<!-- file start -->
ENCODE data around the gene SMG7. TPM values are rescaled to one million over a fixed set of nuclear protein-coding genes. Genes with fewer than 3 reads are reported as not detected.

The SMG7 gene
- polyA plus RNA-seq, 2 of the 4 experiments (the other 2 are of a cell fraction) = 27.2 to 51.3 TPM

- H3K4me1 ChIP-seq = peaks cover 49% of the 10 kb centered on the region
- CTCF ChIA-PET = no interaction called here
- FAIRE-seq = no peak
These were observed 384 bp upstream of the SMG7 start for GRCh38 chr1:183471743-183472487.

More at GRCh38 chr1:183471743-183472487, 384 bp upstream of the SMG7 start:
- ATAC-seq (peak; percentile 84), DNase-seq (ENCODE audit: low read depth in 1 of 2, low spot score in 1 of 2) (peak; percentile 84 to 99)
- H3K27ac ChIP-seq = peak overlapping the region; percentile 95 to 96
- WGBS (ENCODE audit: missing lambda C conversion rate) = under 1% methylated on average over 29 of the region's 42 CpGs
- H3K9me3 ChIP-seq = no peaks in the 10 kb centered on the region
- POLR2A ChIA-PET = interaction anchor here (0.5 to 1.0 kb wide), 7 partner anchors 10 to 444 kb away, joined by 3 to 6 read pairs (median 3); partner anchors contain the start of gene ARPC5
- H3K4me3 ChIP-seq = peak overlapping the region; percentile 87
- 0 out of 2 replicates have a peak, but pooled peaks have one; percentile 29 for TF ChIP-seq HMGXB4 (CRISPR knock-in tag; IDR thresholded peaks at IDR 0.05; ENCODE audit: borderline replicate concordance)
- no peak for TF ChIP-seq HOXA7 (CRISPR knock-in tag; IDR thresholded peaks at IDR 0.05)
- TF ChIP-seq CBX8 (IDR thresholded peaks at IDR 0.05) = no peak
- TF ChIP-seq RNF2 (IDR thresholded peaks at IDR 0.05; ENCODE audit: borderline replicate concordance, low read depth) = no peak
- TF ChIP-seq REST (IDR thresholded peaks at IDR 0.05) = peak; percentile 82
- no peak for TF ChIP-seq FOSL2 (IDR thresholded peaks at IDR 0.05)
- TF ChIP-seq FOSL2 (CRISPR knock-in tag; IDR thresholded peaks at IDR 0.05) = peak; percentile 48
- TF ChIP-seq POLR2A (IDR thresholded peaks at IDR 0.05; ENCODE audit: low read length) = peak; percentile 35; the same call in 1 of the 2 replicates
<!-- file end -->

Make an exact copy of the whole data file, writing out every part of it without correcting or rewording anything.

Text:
ENCODE data around the gene SMG7. TPM values are rescaled to one million over a fixed set of nuclear protein-coding genes. Genes with fewer than 3 reads are reported as not detected.

The SMG7 gene
- polyA plus RNA-seq, 2 of the 4 experiments (the other 2 are of a cell fraction) = 27.2 to 51.3 TPM

- H3K4me1 ChIP-seq = peaks cover 49% of the 10 kb centered on the region
- CTCF ChIA-PET = no interaction called here
- FAIRE-seq = no peak
These were observed 384 bp upstream of the SMG7 start for GRCh38 chr1:183471743-183472487.

More at GRCh38 chr1:183471743-183472487, 384 bp upstream of the SMG7 start:
- ATAC-seq (peak; percentile 84), DNase-seq (ENCODE audit: low read depth in 1 of 2, low spot score in 1 of 2) (peak; percentile 84 to 99)
- H3K27ac ChIP-seq = peak overlapping the region; percentile 95 to 96
- WGBS (ENCODE audit: missing lambda C conversion rate) = under 1% methylated on average over 29 of the region's 42 CpGs
- H3K9me3 ChIP-seq = no peaks in the 10 kb centered on the region
- POLR2A ChIA-PET = interaction anchor here (0.5 to 1.0 kb wide), 7 partner anchors 10 to 444 kb away, joined by 3 to 6 read pairs (median 3); partner anchors contain the start of gene ARPC5
- H3K4me3 ChIP-seq = peak overlapping the region; percentile 87
- 0 out of 2 replicates have a peak, but pooled peaks have one; percentile 29 for TF ChIP-seq HMGXB4 (CRISPR knock-in tag; IDR thresholded peaks at IDR 0.05; ENCODE audit: borderline replicate concordance)
- no peak for TF ChIP-seq HOXA7 (CRISPR knock-in tag; IDR thresholded peaks at IDR 0.05)
- TF ChIP-seq CBX8 (IDR thresholded peaks at IDR 0.05) = no peak
- TF ChIP-seq RNF2 (IDR thresholded peaks at IDR 0.05; ENCODE audit: borderline replicate concordance, low read depth) = no peak
- TF ChIP-seq REST (IDR thresholded peaks at IDR 0.05) = peak; percentile 82
- no peak for TF ChIP-seq FOSL2 (IDR thresholded peaks at IDR 0.05)
- TF ChIP-seq FOSL2 (CRISPR knock-in tag; IDR thresholded peaks at IDR 0.05) = peak; percentile 48
- TF ChIP-seq POLR2A (IDR thresholded peaks at IDR 0.05; ENCODE audit: low read length) = peak; percentile 35; the same call in 1 of the 2 replicates